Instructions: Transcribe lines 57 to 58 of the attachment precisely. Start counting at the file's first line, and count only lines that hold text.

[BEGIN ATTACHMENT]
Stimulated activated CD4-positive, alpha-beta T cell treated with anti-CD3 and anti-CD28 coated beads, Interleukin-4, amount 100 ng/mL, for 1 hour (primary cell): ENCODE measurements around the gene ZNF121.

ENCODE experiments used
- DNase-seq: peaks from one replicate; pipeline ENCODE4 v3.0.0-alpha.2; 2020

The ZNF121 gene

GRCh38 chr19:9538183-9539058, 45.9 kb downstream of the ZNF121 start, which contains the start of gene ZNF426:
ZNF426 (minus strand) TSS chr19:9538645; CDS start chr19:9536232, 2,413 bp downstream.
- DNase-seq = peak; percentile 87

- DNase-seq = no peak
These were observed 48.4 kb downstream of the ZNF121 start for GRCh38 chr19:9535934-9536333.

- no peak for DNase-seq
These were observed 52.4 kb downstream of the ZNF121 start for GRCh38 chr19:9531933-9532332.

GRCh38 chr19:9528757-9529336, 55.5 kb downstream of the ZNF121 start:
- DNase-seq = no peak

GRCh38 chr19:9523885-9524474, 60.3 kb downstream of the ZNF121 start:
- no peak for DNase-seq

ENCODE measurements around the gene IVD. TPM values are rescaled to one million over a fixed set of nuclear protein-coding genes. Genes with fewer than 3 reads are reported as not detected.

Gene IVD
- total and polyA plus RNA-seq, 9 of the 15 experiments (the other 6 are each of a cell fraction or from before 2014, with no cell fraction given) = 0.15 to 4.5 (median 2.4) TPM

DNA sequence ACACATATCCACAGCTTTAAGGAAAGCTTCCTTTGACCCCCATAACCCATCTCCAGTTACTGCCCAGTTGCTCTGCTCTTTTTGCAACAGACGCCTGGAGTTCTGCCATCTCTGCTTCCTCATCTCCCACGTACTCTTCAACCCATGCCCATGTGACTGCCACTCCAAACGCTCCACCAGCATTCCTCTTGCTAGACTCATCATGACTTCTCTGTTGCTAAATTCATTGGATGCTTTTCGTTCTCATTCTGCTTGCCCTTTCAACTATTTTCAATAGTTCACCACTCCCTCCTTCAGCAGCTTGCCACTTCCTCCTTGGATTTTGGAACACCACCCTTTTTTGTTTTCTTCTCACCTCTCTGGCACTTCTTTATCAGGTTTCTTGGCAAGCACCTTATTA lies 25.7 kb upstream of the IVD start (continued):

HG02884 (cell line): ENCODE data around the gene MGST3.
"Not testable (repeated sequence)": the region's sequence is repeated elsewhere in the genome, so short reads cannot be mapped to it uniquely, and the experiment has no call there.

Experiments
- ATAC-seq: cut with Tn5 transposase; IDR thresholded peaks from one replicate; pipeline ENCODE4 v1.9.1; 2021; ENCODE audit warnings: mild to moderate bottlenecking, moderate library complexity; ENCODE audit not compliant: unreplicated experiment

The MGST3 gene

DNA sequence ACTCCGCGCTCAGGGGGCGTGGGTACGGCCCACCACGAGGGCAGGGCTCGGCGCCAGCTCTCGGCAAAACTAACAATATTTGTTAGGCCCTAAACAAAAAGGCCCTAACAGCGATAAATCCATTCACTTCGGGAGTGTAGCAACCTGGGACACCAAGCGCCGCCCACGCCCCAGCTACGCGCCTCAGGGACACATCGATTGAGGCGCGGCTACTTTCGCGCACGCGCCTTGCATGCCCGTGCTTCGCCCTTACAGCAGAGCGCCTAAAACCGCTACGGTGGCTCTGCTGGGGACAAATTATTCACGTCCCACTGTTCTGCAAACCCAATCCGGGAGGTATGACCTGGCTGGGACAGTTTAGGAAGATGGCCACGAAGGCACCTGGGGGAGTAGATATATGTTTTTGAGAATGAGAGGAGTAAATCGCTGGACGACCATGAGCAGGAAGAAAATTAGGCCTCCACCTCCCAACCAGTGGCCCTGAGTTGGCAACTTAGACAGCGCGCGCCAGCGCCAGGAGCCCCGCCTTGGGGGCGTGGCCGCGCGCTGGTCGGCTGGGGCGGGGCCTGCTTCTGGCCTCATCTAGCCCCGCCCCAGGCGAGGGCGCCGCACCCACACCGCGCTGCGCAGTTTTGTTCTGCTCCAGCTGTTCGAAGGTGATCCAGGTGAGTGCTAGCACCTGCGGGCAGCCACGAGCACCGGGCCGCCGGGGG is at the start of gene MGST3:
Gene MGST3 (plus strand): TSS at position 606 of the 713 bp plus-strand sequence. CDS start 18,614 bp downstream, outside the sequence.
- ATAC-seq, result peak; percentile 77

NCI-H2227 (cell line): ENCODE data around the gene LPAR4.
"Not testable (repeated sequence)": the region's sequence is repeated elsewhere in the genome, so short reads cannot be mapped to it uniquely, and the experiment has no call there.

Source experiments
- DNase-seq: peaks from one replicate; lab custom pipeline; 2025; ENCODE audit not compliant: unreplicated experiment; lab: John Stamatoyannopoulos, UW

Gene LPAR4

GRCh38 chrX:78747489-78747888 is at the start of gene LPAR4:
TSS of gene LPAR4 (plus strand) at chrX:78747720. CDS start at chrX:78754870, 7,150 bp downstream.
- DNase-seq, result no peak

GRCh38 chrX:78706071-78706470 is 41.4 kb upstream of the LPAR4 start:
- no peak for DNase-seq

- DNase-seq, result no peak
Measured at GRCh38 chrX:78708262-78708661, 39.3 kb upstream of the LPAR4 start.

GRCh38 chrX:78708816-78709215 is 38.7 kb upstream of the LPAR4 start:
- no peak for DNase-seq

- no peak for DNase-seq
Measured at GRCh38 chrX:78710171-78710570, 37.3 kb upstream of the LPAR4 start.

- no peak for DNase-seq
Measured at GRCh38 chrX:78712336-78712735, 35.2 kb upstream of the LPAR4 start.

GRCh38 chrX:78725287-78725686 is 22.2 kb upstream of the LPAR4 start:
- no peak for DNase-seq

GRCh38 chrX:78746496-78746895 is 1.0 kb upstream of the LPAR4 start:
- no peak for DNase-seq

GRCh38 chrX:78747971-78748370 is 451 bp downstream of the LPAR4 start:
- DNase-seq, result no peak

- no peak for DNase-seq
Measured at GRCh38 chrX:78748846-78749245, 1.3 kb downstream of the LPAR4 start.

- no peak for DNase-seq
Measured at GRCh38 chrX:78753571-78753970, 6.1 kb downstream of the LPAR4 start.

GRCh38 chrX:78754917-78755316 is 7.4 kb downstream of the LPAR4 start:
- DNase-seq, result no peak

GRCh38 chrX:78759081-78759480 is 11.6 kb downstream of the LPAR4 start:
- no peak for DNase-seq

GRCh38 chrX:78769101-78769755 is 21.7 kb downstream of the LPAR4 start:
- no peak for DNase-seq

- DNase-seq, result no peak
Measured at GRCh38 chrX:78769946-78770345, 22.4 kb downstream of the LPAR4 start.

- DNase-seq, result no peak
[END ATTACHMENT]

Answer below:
- DNase-seq, result no peak

GRCh38 chrX:78759081-78759480 is 11.6 kb downstream of the LPAR4 start: